The name is Generative Pre-trained Transformer 3, but it’s more commonly called GPT-3. Since its release in May 2020, the AI, language generation model created by OpenAI has received substantial attention. This is a third-generation Natural Language Generation model that produces human-like language at scale, and is available as an application program interface (API).
In September, the Guardian carried an article written entirely by GPT-3 using the prompt “convince us robots come in peace”. The robot made several arguments about how it lacked a feeling brain but excelled at making rational decisions and had “no desire to wipe out humans.” At the end of the 500-word essay, readers may not have been convinced about an AI takeover, but content marketers were interested in leveraging the tool to ease growing content requirements.
The year 2020 further reinforced what we knew about the power of persuasion in content marketing. According to the GlobalWebIndex, during the lockdown, total internet hits increased between 50 and 70 per cent. Consequently, ad fatigue became a real issue for brands as users were more frequently exposed to adverts. By definition, information overload occurs when the amount of input to a system exceeds its processing capacity. Consumers are likely to ignore ads which marketers call banner blindness, or develop a negative perception towards brands with intrusive advertising.
The good news is that content marketing continues to answer important questions raised by potential consumers across the customer journey. According to 2020 data from Google, 51 per cent of shoppers say they use Google to research a purchase they plan to make online. Moreover, “Where to buy” and “Near me” mobile queries have grown by over 200 per cent since 2019. Content marketing teams need to thread the needle to produce content that engages their target audience, facilitates customer journeys, and drives meaningful traffic from search engines.
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Discover mass personalisation
AI solutions promise to help content marketers tackle tedious tasks such as keyword research, content optimisation, curating content that resonates and in some cases, even generating simple content pieces such as stock reports and news. Take the example of rasa.io, a curation tool that can sift through online content to find what is relevant to your audience and add short descriptions. Marketers commonly use rasa to build smarter email newsletters. It automatically pulls content from news websites, blogs, social media and RSS feeds to create a personalised pool of content for every subscriber.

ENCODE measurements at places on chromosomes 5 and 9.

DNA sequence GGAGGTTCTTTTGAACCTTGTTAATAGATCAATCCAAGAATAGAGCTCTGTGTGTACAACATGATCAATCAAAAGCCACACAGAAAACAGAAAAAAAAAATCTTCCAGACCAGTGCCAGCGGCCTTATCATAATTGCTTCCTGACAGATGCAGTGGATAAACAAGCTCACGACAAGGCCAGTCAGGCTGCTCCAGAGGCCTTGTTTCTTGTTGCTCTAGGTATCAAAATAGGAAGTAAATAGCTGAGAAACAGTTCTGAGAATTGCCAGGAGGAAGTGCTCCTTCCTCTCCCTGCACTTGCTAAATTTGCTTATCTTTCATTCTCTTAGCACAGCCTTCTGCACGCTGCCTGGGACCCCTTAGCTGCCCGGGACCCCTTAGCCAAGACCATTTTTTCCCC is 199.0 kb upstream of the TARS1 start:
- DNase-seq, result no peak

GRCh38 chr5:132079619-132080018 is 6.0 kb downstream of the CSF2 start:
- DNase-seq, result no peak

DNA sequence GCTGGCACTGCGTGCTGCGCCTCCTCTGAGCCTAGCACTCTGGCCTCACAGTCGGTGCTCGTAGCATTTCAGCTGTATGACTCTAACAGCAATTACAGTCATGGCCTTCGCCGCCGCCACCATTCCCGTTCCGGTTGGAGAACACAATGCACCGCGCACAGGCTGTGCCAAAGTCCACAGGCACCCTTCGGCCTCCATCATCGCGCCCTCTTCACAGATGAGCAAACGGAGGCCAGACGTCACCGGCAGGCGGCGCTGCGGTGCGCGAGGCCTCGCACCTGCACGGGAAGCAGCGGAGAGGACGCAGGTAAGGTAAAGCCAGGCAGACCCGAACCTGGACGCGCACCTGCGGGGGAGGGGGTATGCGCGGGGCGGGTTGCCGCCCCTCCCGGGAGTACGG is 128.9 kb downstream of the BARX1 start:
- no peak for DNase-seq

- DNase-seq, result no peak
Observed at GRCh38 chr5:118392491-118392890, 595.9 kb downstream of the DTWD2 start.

In the same way, RSS feeds can be powered by AI to aggregate articles based on each individual user’s interests. Take the case of Feedly where users can add their favourite content sources, set topics and keyword priorities. The platform’s AI then serves up the most relevant articles based on these preferences. Another tool called Curata focuses not just on discovering new content but also new topics that your audience might be interested in. It uses machine learning to automate the curation process and serves up customised content. Its dashboard also allows brand managers to insert a summary and brand voice to curated posts.
Quuu is a curation tool that integrates with social media scheduling tools like HubSpot, buffer, Hootsuite and SocialBee. The software automates the content discovery process, curating and recommending content in more than 500 interest categories. When it comes to content, creatives have often followed the less is more philosophy. But when it comes to AI and content, more is more. More data to base decisions on, more sources to scrape and index. Most of these models use algorithms that calculate a relevancy score which predicts the chances of a piece of content being viewed as valuable or spam. It does so using historical data and cross-references it with behaviour across other sources. Over time, the algorithm only gets better at predicting which content will stick thereby reducing the chances of a miss.
Also Read: Is AI Changing Content Marketing?
Say goodbye to writer’s block
Can machine-made content have the same character and creativity of stories written by humans? Perhaps not, but it can definitely compete when it comes to creating content at scale.
A tool called WordAI is best described as a content spinning solution. It works by rewriting the original article by changing each and every word. First, it uses Natural Language Processing to understand each word, finds replacements and aligns syntax so it reads afresh but preserves the original meaning of the sentence. It is also capable of bulk spinning, meaning you can feed one article and get multiple versions that mean the same thing but not set off duplication alerts.
Then there is Article Forge, a software that swallows existing content as a whole and then rewrites it to attract a better ranking. Marketers feed in their keyword, the software then scrapes the web for research and produces a unique piece that passes plagiarism tests and is SEO-friendly. It also integrates with CMS to post regularly which means that websites could run on auto-pilot. The final blow? It can create content in seven languages including Dutch, French, German, Italian, Portuguese, Spanish and English. Take that humans!